While the coronavirus has disrupted the normal school year, for some of our children this may actually have come as a relief.
“In American schools, bullying is like the dark cousin to prom, student elections, or football practice: Maybe you weren’t involved, but you knew that someone, somewhere was. Five years ago, President Obama spoke against this inevitability at the White House Conference on Bullying Prevention. ‘With big ears and the name that I have, I wasn’t immune. I didn’t emerge unscathed,’ he said. ‘But because it’s something that happens a lot, and it’s something that’s always been around, sometimes we’ve turned a blind eye to the problem.”’
We know that we shouldn’t turn a blind eye: Research shows that bullying is corrosive to children’s mental health and well-being, with consequences ranging from trouble sleeping and skipping school to psychiatric problems, such as depression or psychosis, self-harm, and suicide.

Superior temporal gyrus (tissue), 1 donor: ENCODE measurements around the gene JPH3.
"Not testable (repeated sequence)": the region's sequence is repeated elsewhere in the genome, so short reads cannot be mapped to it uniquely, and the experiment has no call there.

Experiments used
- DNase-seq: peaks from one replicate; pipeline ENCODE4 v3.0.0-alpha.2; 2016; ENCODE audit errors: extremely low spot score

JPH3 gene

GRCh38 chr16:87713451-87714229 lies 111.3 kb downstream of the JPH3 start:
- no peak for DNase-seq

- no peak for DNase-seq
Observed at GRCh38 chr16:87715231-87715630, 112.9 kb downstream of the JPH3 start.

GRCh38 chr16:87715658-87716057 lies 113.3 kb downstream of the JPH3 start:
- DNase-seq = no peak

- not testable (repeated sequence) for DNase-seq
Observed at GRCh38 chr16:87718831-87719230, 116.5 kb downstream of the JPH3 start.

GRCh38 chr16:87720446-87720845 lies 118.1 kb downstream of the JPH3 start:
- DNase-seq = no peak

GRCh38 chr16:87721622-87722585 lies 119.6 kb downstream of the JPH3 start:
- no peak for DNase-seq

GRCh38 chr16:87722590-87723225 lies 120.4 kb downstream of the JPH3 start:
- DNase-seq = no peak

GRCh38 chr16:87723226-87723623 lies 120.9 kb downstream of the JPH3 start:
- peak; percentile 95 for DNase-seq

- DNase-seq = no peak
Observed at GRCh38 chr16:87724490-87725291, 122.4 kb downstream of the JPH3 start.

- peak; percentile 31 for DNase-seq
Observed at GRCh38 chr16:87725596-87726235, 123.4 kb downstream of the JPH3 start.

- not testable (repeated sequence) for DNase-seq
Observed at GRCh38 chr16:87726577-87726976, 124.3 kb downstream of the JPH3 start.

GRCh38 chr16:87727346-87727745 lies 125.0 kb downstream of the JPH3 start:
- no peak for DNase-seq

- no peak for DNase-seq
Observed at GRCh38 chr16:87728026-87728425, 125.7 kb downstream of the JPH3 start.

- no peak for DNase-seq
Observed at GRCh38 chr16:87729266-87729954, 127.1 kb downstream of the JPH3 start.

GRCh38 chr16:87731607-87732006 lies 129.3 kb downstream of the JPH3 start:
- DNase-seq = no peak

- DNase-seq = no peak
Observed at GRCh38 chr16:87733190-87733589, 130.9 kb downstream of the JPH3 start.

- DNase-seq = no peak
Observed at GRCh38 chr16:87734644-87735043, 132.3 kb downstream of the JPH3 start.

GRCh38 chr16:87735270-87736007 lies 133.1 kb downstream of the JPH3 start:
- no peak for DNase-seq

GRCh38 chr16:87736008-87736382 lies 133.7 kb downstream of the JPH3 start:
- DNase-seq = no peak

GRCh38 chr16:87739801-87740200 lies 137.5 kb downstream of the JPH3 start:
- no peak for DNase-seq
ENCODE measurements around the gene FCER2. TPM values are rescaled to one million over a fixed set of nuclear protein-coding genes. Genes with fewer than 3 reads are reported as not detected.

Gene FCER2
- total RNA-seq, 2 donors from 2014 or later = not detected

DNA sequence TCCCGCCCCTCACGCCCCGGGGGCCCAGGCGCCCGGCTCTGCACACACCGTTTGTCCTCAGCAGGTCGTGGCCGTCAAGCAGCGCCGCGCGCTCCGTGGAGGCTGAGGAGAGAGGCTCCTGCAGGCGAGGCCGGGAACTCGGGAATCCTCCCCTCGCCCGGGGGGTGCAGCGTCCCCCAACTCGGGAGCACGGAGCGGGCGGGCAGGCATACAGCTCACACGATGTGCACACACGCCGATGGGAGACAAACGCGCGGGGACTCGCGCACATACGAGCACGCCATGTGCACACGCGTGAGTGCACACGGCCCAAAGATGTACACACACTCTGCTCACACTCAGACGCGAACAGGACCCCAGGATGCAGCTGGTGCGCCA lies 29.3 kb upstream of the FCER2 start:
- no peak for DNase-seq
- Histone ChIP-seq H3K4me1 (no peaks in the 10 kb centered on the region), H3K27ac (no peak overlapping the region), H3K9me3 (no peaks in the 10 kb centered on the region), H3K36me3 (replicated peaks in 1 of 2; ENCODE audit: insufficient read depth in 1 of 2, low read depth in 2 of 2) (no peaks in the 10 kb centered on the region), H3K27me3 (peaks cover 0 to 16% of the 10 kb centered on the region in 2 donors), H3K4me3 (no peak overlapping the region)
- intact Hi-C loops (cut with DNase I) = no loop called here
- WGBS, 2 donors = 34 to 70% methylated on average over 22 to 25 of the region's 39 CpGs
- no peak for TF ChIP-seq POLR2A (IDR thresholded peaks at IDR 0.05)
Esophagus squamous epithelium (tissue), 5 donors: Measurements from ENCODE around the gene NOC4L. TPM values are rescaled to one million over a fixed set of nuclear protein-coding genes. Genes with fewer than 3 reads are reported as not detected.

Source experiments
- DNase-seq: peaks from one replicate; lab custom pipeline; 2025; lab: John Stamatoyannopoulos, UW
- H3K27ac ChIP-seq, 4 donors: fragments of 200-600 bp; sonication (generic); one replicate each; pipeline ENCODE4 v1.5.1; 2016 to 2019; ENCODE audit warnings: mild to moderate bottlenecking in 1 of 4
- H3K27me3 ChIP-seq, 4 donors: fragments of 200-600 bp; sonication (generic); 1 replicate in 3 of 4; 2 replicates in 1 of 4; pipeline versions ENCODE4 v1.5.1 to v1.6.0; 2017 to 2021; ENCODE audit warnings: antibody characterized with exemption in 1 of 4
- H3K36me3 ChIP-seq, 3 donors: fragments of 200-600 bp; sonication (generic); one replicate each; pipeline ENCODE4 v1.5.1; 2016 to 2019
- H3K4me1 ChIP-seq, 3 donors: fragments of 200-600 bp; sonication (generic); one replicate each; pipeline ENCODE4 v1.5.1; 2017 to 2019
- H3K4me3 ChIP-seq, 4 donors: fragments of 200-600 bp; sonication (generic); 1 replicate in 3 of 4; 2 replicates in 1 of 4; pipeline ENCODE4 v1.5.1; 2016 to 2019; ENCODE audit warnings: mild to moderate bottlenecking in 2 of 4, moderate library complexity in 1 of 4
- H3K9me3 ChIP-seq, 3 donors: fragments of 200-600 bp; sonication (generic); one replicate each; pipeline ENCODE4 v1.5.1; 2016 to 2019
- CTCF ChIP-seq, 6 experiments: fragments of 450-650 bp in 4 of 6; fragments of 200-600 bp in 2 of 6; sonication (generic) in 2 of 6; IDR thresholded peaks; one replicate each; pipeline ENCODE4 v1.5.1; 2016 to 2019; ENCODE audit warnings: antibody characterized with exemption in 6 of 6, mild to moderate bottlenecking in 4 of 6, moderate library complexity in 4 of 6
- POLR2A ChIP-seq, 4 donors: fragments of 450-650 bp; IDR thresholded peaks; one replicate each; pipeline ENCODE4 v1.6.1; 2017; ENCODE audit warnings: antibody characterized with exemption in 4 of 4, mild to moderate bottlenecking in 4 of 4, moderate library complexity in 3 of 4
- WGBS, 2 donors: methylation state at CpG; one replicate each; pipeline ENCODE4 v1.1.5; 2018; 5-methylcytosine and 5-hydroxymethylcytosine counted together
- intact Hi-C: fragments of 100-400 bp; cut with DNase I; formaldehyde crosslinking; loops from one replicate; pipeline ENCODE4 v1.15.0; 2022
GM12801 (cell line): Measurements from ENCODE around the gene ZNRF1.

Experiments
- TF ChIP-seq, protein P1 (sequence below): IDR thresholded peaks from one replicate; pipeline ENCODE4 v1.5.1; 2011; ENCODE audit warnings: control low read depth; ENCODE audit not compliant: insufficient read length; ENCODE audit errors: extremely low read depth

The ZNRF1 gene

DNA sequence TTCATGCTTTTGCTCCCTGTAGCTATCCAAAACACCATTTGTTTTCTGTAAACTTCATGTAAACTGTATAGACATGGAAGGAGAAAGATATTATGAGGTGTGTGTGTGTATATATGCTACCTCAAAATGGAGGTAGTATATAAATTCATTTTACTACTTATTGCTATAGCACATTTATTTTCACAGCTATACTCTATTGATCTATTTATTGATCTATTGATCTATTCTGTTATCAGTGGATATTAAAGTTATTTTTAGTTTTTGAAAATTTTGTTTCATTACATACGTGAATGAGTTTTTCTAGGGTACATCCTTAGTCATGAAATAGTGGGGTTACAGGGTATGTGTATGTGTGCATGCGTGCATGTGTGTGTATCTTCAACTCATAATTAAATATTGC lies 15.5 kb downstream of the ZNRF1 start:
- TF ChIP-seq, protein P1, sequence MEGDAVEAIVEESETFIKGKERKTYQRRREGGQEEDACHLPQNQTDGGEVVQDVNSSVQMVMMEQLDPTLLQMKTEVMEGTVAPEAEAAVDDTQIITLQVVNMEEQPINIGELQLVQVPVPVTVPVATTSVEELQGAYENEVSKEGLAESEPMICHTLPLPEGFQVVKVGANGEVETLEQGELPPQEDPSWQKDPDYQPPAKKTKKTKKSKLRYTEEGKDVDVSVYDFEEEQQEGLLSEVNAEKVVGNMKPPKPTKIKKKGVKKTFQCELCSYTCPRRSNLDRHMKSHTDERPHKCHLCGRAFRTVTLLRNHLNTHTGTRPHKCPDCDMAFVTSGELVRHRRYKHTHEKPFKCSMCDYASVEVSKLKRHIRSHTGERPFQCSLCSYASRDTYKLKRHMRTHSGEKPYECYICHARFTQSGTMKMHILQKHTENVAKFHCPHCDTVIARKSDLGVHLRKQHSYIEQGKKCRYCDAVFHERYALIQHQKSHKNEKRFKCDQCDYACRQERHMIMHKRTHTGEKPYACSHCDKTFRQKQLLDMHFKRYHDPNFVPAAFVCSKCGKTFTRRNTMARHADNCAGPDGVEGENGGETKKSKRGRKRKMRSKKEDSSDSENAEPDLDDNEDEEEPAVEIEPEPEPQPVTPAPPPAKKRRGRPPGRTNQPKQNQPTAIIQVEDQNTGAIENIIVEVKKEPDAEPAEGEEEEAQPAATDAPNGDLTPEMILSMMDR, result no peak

But the damage doesn’t stop there. You can’t just close the door on these experiences, says Ellen Walser deLara, a family therapist and professor of social work at Syracuse University, who has interviewed more than 800 people age 18 to 65 about the lasting effects of bullying…”
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